London Arbitration 3/13
The vessel was chartered on the NYPE 1996 form, which incorporated the Inter Club Agreement (ICA). Following discharge of a cargo of bagged wheat flour, cargo interests alleged that the cargo was damaged and in part shortlanded, and claimed against Charterers for US$187,000.60. US$134,222.54, i.e. 72%, of the claim related to short delivery. Charterers settled the claim for US$90,000, i.e. 48% of the total claim.
Charterers claimed a 50% ICA contribution from Owners in the sum of US$32,240.05, in relation to what they said was the shortage element of the settlement. This sum was half of 48% of the proportion that US$134,222.54 bore to the total claim. Owners argued that in determining the sum to be apportioned 50/50, different weight should be given to different heads of claim. For example, it should be assumed that cargo interests would accept little to no compromise on claims for torn and empty bags.
Owners made two other key arguments:
1. The claim was not made under a “contract of carriage … which was authorised under the charterparty” as required by the ICA, because the bills had not been issued in conformity with mates’ receipts. As such, the ICA did not apply.
The mates’ receipts were endorsed: “SHIP’S RK: QUALITY UNKNOWN, SAID TO BE, SAID TO WEIGH; QUANTITY AS PER SHORE TALLY”. The bills contained the printed words “weight, measure, numbers, quality, contents and their condition … are to be considered unknown.” Owners said that the bills were not authorised, because they did not incorporate the express endorsement on the mates’ receipt.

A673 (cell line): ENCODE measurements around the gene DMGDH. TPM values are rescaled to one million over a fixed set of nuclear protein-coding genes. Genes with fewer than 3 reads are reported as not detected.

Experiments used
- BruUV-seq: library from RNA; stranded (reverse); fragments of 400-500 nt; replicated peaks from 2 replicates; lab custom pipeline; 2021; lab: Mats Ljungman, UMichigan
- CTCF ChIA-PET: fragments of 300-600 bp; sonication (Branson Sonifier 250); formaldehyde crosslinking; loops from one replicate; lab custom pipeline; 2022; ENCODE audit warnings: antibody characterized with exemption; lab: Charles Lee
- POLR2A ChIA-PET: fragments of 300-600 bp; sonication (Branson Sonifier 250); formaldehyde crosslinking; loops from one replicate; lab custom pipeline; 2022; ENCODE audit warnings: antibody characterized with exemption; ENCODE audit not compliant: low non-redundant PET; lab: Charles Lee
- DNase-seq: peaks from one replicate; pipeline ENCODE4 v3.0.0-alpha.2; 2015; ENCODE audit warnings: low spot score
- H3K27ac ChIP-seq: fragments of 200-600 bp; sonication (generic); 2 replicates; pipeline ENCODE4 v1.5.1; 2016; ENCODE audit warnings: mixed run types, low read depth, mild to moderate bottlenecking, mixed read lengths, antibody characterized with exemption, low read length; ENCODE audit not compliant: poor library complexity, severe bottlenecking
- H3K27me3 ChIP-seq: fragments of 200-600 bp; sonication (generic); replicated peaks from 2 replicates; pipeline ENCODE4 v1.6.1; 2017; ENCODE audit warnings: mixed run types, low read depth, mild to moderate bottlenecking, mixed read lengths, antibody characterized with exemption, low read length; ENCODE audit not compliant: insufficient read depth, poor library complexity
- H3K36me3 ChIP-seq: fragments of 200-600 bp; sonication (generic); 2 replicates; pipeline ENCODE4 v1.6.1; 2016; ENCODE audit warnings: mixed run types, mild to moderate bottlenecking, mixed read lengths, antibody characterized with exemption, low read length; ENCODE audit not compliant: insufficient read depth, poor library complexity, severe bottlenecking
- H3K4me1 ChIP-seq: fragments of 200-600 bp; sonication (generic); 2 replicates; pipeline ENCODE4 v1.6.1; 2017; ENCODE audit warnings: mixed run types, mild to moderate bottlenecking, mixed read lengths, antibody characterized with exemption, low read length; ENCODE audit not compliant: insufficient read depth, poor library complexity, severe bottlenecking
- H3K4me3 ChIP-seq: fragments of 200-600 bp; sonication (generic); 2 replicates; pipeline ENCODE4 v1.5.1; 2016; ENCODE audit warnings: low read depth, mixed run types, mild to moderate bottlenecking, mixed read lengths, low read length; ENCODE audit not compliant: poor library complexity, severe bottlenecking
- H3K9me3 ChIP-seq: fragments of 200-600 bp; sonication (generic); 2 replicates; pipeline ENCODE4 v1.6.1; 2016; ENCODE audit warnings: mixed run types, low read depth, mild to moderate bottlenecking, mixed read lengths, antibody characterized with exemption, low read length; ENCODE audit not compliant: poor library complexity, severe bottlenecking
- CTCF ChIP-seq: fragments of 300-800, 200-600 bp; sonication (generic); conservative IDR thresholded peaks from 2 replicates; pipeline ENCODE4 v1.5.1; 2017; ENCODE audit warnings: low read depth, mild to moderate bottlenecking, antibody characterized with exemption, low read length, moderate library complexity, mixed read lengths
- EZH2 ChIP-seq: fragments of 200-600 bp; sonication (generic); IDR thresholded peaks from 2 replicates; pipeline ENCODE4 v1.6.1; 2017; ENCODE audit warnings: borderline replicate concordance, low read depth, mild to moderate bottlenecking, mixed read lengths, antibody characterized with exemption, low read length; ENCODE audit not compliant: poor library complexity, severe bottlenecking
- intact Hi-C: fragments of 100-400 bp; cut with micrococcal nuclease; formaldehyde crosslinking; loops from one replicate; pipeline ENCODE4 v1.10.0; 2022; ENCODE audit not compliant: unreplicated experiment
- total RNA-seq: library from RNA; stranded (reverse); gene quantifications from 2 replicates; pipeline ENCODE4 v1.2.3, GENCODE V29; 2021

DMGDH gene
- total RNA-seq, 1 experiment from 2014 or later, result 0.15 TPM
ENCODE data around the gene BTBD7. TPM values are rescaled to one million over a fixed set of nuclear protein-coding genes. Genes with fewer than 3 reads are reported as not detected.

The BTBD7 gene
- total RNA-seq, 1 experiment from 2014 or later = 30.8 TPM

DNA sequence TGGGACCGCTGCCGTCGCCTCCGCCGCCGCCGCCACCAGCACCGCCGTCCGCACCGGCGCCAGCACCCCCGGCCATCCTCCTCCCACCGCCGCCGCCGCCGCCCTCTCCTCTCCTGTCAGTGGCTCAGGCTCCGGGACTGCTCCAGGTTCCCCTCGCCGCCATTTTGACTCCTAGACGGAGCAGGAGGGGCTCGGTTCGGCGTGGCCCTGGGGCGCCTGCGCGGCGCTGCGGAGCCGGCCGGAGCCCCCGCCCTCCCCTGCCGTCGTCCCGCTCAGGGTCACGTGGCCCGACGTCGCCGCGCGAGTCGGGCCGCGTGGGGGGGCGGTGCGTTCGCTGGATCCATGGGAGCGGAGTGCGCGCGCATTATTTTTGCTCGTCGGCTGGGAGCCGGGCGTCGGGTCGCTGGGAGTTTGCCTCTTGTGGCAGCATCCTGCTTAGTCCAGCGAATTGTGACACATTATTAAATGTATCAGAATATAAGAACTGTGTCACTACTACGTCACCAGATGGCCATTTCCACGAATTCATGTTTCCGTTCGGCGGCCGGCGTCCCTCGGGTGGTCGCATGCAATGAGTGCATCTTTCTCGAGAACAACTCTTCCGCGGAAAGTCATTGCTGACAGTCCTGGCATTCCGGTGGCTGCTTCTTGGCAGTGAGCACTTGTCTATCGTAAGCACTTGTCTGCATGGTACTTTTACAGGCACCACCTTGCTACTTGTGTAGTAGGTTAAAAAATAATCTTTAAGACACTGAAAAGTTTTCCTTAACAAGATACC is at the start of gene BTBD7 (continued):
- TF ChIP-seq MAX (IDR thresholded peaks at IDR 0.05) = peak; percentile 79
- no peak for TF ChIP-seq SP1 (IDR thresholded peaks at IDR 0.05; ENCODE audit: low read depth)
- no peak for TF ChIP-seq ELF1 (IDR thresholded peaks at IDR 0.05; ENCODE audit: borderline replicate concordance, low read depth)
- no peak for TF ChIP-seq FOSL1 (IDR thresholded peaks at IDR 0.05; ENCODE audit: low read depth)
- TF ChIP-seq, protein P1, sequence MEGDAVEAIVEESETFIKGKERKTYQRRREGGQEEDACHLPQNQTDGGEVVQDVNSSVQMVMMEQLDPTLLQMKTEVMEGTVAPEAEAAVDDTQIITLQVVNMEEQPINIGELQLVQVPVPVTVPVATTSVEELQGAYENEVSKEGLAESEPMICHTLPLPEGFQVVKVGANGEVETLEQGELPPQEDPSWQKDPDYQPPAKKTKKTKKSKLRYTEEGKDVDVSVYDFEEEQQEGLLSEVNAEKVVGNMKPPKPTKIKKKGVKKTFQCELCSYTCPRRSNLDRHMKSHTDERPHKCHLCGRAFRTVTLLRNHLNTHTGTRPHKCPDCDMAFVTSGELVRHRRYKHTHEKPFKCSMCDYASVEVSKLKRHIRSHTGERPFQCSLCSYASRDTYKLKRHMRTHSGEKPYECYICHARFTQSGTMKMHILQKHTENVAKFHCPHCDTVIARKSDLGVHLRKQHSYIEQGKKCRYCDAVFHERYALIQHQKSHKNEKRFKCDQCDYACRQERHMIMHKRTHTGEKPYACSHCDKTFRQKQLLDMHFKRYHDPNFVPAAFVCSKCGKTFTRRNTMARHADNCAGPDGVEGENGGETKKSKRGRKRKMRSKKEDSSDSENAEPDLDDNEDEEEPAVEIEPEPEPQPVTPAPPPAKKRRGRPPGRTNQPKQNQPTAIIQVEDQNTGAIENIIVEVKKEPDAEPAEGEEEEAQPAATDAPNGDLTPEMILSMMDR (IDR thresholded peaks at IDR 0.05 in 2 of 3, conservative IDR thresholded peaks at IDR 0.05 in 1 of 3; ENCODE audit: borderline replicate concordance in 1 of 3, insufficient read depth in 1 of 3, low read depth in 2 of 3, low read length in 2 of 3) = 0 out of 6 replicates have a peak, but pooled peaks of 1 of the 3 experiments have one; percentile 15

2. There was no claim, because the only explanation for the shortage alleged was that the cargo in question had never been shipped. The ICA could not apply, because there could be no “cargo claim” for loss of cargo which was not shipped.
Charterers’ claim succeeded.
Cargo interests and Charterers had agreed a lump sum settlement, which did not take account of the respective merits of the different heads of claim. It was impossible to infer that anyone gave more weight to any particular aspect of the claim. Charterers’ approach to apportionment was therefore accepted. If they were entitled to succeed, it was for the full amount of their claim.
Owners’ argument that the bills were not authorised was not a commercial approach, considering the words used in the mates’ receipts and bills of lading. The ICA was a commercial agreement designed to cut across fine legal arguments. The practical effect of the words in both documents was the same. The phrase “quantity as per shore tally” added nothing to the mates’ receipts, and its absence from the bills did not make them unauthorised. The bills were, therefore, authorised within the meaning of the ICA.
The courts have generally found that in order for there to be a cargo claim, cargo must have been shipped. The tribunal expressed surprise at this, saying that if it had been interpreting the ICA without the aid of judicial authority, it would not have regarded it as a requirement that cargo actually had been shipped. However, the tribunal did not have to reach a final decision on the issue as it found that there were other explanations for the shortage claim. It was correct to accept the mates’ receipts as sufficient evidence of loading to shift any burden of proof to the contrary to owners. It was certainly not right to infer that the cargo had not been shipped.
This decision is an example of the broad-brush approach which tribunals will take to the ICA. They prefer to focus on the commercial aim of the Agreement, i.e. to enable parties to apportion cargo claims between them without having to go into the finer legal details and incur the associated costs.
The decision also shows that the question of whether cargo must have been shipped in order for a cargo claim to arise is still open to debate.